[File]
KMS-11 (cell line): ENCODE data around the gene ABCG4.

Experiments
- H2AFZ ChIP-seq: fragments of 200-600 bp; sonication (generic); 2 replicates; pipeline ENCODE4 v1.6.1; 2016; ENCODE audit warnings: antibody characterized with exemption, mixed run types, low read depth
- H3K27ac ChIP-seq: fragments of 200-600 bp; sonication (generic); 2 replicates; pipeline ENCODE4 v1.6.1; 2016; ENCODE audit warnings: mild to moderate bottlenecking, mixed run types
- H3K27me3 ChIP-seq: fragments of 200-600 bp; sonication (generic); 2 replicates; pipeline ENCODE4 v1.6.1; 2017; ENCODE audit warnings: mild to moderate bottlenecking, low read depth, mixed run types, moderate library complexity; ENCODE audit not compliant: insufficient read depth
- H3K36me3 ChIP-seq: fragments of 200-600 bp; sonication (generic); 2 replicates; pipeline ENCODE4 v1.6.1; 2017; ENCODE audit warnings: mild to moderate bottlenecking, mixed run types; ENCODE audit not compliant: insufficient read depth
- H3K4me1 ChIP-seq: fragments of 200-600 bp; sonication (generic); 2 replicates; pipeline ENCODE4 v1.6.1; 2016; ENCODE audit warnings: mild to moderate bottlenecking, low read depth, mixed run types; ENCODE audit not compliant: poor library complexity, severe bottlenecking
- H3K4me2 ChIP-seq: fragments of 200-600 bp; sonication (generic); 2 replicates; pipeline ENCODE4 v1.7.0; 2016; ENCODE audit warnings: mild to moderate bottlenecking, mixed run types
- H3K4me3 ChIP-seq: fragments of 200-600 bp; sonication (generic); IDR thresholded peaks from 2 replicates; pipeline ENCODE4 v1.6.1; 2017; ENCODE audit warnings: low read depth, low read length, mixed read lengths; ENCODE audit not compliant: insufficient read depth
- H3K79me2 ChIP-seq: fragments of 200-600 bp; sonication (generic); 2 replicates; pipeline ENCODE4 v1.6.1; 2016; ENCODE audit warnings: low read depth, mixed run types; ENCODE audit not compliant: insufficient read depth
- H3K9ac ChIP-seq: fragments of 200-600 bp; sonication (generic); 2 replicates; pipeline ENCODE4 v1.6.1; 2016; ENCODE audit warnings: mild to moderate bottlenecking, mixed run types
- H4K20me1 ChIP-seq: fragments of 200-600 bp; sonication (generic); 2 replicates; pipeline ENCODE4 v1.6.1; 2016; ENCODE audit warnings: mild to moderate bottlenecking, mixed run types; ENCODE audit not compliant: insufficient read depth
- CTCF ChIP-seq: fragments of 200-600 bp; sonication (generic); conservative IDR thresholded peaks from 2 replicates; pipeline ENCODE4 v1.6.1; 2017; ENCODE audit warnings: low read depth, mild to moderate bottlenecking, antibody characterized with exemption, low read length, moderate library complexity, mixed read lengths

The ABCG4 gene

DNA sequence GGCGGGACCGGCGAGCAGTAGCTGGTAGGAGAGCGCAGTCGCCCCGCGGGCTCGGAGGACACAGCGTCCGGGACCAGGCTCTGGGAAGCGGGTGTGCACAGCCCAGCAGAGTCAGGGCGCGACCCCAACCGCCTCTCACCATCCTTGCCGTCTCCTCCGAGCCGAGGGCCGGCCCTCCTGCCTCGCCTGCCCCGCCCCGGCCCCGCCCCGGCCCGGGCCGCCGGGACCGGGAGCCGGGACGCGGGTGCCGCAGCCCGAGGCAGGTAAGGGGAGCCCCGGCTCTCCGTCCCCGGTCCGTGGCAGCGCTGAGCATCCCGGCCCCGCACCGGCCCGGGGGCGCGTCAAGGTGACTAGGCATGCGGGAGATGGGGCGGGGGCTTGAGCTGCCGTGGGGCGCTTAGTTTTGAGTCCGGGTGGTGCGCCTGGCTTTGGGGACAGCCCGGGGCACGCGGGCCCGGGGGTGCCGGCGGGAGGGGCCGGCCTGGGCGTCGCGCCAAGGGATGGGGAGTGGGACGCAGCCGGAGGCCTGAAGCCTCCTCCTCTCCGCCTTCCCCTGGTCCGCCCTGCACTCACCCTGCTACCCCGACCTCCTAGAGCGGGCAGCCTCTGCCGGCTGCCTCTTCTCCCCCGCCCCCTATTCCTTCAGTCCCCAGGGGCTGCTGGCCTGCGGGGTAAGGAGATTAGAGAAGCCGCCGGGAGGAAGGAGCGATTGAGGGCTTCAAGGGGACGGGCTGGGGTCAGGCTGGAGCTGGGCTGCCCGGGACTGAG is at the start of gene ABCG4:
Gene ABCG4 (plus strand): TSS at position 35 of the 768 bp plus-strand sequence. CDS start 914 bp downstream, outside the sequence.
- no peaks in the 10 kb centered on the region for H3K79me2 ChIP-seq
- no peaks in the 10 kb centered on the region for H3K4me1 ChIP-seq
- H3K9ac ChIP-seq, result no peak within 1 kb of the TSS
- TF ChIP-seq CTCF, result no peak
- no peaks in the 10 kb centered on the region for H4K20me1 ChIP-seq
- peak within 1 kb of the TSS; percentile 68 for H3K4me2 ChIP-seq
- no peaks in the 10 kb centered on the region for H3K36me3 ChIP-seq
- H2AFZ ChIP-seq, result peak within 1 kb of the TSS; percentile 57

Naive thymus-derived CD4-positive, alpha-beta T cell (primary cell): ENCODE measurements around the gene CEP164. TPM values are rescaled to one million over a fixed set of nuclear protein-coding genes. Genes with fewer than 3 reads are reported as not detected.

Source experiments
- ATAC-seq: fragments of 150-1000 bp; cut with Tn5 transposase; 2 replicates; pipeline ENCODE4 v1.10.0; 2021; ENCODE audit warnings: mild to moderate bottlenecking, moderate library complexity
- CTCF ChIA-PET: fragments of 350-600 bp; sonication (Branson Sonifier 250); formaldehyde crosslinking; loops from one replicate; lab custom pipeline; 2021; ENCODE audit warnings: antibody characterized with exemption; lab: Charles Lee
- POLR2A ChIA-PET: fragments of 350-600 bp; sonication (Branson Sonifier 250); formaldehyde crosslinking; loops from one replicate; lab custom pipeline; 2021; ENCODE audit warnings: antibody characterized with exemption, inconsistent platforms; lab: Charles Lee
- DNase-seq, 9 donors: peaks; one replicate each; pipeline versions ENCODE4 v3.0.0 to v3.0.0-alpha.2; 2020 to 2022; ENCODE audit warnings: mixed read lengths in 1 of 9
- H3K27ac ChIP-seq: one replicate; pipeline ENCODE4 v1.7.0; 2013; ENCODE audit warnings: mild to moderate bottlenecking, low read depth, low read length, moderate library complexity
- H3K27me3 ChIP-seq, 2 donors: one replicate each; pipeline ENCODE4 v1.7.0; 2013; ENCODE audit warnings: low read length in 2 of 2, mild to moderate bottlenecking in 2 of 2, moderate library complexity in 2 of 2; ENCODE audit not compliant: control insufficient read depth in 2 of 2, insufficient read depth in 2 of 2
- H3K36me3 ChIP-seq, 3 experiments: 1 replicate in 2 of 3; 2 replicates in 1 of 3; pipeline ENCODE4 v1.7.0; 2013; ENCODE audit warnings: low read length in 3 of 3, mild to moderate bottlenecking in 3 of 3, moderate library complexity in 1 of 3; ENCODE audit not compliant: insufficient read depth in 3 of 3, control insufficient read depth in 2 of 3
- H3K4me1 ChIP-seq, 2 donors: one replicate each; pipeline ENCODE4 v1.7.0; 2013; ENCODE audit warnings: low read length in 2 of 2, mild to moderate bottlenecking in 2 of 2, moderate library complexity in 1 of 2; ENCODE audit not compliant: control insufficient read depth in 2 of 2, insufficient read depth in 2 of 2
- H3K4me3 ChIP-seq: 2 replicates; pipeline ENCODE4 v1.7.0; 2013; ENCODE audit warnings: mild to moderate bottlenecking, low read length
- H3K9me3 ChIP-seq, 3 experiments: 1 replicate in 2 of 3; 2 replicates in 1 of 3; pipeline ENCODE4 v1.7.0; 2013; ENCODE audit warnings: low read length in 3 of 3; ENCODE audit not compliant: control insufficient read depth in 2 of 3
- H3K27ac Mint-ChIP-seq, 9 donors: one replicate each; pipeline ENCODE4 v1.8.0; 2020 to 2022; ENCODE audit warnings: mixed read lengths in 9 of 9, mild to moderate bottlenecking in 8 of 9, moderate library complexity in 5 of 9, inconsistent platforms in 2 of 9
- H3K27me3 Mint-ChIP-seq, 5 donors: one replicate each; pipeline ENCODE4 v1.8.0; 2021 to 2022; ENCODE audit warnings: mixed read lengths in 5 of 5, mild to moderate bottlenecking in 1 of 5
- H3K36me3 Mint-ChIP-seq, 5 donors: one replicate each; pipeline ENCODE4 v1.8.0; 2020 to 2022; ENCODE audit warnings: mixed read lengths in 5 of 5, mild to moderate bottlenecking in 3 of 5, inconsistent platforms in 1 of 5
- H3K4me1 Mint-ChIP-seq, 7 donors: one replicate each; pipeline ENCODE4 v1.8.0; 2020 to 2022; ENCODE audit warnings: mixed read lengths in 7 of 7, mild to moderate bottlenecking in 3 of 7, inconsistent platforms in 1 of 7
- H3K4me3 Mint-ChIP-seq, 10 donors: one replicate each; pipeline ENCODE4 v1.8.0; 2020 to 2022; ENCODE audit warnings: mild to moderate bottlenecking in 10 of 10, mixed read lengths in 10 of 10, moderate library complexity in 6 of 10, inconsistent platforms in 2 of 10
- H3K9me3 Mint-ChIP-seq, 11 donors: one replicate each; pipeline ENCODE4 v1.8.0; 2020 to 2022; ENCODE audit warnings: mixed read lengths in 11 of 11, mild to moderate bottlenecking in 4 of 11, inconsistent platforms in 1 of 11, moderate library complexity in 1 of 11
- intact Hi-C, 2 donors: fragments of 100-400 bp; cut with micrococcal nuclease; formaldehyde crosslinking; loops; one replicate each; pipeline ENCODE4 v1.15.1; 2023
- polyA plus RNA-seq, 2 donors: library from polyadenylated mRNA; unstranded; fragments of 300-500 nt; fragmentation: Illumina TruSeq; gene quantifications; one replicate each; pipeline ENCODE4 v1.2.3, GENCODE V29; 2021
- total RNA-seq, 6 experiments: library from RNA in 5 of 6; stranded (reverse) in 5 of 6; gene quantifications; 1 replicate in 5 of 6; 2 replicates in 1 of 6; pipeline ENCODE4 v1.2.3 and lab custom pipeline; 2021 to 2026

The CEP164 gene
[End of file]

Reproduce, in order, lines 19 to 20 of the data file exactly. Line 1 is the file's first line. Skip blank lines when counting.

- H3K9ac ChIP-seq, result no peak within 1 kb of the TSS
- TF ChIP-seq CTCF, result no peak